Staten Island Levee project secures funding, will move forward
Rendering of original sea wall plan via Governor Cuomo’s office
Mayor Bill de Blasio, Governor Andrew M. Cuomo, United States Senate Minority Leader Charles Schumer, and United States Congressman Max Rose announced today that funding has been secured for the Staten Island Levee project. The news gives the green light for the U.S. Army Corps of Engineers (USACE) to build a long-awaited 5.3 mile sea wall that would protect waterfront communities in Staten Island from future storms.
As per the announcement, a Project Partnership Aggreement (PPA) was successfully brokered with the U.S. Army Corps of Engineers and New York State to secure funding for the $615 million project project and ensure that a $400 million federal contribution is unlikely to be re-allocated if the federal government declares a national emergency on the southern border.
The Staten Island Levee project is made up of a series of interconnected levees, berms, and seawalls that stretch from Fort Wadsworth to Great Kills on Staten Island’s East Shore. The system was designed to withstand a 300-year storm, and will defend against the growing threat of sea-level rise and storm surge, dramatically strengthening the area’s resilience which was severely damaged by Hurricane Sandy. The project is projected to reduce damages to the area by $30 million per year over 50 years.
Staten Island is uniquely vulnerable to flooding; when Hurricane Sandy hit, the borough had the highest percentage of New York City residents living within a floodplain, with rising waters affecting 16 percent of the borough, or 75,651 residents. 2,499 homes and businesses were damaged, with a FEMA assessment of $269.16 million in damage done to Staten Island alone.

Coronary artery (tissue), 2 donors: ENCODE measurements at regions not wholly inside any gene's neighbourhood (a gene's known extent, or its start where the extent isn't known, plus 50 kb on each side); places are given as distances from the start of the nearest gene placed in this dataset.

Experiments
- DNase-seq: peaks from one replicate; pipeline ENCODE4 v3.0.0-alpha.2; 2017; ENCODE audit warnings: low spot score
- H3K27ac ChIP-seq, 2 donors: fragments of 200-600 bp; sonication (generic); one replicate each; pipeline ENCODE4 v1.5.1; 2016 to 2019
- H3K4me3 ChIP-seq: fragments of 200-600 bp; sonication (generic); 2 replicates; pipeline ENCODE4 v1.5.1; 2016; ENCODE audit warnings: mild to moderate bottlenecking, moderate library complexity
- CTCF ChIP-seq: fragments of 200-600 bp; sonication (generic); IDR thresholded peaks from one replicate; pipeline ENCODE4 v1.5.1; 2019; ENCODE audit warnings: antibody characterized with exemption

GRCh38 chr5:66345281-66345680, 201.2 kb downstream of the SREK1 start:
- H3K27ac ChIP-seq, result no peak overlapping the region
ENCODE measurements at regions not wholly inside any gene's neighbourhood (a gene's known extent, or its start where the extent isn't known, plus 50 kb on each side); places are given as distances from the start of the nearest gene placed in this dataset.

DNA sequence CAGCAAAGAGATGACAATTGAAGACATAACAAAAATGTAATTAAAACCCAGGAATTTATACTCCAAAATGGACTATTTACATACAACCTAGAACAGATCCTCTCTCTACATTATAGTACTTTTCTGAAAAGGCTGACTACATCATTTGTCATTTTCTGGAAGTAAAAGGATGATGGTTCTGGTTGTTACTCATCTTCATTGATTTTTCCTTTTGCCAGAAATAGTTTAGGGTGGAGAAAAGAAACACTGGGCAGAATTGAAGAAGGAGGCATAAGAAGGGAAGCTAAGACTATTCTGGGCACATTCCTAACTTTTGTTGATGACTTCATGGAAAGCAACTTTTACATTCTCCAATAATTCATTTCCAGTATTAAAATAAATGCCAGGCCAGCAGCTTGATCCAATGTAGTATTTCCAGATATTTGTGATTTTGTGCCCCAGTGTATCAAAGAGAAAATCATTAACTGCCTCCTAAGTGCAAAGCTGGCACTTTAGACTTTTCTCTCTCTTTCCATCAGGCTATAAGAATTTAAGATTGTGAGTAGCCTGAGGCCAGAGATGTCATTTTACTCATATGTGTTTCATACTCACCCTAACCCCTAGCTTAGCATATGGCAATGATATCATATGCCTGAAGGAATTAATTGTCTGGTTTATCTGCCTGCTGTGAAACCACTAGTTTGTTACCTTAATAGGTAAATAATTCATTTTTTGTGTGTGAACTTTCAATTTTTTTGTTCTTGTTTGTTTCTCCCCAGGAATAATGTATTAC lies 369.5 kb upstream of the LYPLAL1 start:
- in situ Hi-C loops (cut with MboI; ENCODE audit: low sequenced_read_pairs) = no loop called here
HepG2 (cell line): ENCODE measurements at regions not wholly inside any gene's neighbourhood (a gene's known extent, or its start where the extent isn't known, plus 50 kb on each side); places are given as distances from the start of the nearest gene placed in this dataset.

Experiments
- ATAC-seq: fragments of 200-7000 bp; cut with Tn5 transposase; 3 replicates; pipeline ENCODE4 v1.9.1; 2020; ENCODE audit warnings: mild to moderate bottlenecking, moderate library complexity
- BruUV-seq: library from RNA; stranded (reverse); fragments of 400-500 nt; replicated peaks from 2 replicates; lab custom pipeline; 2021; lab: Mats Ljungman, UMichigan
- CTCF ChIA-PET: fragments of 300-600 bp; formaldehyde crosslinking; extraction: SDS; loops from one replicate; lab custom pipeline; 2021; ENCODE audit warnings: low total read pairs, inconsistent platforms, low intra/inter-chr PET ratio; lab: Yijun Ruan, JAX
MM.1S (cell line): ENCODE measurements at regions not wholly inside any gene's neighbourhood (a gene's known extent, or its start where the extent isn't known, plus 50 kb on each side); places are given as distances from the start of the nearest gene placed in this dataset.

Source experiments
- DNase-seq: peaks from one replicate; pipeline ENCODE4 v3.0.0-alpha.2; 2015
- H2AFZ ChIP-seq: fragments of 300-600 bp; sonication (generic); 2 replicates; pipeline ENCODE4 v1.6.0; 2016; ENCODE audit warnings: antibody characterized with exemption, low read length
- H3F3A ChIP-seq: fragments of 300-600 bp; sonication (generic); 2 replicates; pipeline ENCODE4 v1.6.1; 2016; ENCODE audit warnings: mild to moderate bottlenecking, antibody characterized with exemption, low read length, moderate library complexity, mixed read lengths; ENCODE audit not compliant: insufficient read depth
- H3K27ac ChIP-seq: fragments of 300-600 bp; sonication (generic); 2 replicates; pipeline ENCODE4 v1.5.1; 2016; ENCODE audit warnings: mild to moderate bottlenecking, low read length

USACE, who will be managing the design and construction the project, has already completed a feasibility study, conducted geotech and groundwater monitoring and begun final project design. The project is scheduled to break ground in 2020 and expects full completion in 2024.
In addition to $400 million in federal funds, New York State’s Department of Environmental Conservation is contributing $150 million; New York City is contributing $65 million in City Capital funds.
As 6sqft previously reported, Gov. Cuomo announced plans for the project in 2017, including an elevated promenade that could support a variety activities like outdoor concerts, cultural festivals, beer and food tastings, as well as marathons and other community events. Plans also included the construction of flood resilient wetlands in Oakwood Beach, where the Governor’s Office of Storm Recovery previously purchased more than 300 properties after Hurricane Sandy.
Governor Andrew M. Cuomo said following the announcement, “This innovative project will protect Staten Islanders from future devastating storms, enhance access to the shore, create thriving wetlands and bring peace of mind to the diverse communities that live along the coastline. Today’s agreement will allow New York to move forward with this critical resiliency project, which will ensure vulnerable communities have the resources they need to build back stronger after the devastation of Hurricane Sandy and better prepare for the next 100-year storm.”
Mayor Bill De Blasio said, “This is a huge win for the people of Staten Island, who will be better protected from future storm. It is critical that we invest in the resiliency of our city in the face of climate change. I want to thank the US Army Corps of Engineers, and my colleagues in Congress, Senator Schumer and Congressman Rose, as well as Governor Cuomo, for working together to make this happen for our constituents.”
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